Posts: 666
Thanks: 0
Thanked 0 Times in 0 Posts
Rep Power: 9
Gene T is on a distinguished road
1. no to the bare feet, break a toe or cut your foot once and you will agree.

2. When boat shoes dry out and quit gripping the deck you can refresh them by rubbing the sole with alcohol.

5. you must have a full keel heavy boat. Use the opposite for lighter displacement fin/spade boats. Slow is great, you can creep about and still have lots of maneuverability. I generally feel you can't go too slow.

6. The only sea **** I close is for the engine. Closing this one on fresh water cooled engines is not as important. Hang the engine key on the sea **** handle so you won't forget to open it.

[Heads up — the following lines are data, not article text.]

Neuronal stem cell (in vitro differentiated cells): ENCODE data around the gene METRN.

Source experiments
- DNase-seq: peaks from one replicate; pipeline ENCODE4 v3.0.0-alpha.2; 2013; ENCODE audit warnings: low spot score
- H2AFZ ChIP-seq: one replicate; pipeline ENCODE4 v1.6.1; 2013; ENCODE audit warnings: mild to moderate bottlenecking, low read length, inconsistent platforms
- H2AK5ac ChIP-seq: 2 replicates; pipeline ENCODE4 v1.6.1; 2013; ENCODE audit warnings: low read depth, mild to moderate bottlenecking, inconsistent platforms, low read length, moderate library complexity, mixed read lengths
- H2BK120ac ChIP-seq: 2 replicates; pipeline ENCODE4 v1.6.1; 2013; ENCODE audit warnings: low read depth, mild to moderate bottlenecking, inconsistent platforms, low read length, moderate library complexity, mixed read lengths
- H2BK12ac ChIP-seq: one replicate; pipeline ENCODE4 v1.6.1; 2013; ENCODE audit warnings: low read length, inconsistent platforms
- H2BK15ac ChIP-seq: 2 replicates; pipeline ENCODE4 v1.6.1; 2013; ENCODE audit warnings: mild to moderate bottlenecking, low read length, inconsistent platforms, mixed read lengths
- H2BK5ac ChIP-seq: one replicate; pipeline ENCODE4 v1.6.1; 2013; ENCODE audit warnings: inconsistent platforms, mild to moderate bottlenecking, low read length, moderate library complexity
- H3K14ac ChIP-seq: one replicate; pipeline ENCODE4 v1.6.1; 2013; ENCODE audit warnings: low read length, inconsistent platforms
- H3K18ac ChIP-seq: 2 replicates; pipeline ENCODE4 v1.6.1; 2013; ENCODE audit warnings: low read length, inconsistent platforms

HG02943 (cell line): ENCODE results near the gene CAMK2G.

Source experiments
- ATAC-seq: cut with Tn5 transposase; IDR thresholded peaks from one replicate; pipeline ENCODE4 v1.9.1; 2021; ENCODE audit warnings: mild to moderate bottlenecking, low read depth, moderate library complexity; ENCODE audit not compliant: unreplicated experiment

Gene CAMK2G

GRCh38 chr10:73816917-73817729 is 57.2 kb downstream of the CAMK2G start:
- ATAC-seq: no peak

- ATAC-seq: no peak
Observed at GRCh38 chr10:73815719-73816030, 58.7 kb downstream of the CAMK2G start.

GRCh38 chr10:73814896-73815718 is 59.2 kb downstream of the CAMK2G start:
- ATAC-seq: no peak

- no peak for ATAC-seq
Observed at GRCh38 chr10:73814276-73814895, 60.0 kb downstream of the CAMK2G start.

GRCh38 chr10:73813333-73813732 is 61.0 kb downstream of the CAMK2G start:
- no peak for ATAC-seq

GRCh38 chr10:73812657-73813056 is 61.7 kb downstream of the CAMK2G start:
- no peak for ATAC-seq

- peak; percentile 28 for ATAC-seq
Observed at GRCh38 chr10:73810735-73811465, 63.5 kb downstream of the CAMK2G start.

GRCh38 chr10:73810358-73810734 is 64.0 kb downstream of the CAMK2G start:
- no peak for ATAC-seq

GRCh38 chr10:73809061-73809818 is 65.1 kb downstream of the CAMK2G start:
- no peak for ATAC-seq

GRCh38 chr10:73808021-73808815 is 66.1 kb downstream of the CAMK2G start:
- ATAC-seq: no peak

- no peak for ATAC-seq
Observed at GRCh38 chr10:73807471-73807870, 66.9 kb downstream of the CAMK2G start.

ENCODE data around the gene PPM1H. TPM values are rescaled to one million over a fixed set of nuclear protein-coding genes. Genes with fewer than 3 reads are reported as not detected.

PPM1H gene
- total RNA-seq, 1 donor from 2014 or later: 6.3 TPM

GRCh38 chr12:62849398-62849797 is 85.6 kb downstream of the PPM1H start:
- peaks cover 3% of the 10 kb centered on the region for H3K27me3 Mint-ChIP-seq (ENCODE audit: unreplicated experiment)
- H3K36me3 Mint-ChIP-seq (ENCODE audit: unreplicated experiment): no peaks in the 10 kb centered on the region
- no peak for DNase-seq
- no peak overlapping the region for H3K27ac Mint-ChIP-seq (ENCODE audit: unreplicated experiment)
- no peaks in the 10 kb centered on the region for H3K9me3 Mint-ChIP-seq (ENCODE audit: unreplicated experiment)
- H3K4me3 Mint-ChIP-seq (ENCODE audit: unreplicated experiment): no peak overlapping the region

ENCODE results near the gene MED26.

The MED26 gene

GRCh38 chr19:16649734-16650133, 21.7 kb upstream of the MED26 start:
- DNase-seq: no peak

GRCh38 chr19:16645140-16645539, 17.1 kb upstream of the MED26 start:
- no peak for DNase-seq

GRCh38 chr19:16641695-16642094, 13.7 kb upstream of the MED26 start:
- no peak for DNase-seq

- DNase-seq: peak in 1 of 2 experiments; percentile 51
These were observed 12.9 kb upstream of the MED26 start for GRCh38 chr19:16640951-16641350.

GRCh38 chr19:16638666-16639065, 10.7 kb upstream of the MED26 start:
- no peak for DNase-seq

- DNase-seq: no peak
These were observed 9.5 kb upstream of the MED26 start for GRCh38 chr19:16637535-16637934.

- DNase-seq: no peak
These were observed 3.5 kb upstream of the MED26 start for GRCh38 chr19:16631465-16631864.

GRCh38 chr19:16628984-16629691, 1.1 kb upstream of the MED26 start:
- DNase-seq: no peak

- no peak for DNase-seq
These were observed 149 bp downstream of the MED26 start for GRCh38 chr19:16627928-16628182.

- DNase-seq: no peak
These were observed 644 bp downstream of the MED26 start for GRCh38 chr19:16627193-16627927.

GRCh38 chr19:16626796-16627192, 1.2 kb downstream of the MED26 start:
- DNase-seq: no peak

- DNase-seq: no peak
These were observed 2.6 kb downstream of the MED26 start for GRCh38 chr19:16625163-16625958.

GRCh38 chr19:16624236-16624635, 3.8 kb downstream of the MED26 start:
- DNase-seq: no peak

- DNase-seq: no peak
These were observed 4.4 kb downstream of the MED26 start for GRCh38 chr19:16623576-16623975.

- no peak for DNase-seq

10. Cheap TP works as well as any marine brand. Expensive TP is stronger and breaks down slower.
Reply With Quote Share with Facebook
  #6  
Old 08-31-2006
camaraderie's Avatar
moderate?
 
Join Date: May 2002
Location: East Coast
Posts: 13,878
Thanks: 0
Thanked 2 Times in 2 Posts
Rep Power: 15
camaraderie is a jewel in the rough camaraderie is a jewel in the rough camaraderie is a jewel in the rough
Lets see...here's a few more...
Check all intake water filters bi-weekly (A/C, Fridge, engine)

Check all zincs monthly...engine heat exchanger and oil cooler, same on generator and of course shaft zincs.

Even when plugged into the dock, excercise the batteries by dropping to 50% charge once every couple of weeks and re-charge to full.

Pay attention to the weather even when at the dock.

Use a Weems/Plath Course Protractor for plotting instead of parallel rules...way easier and faster!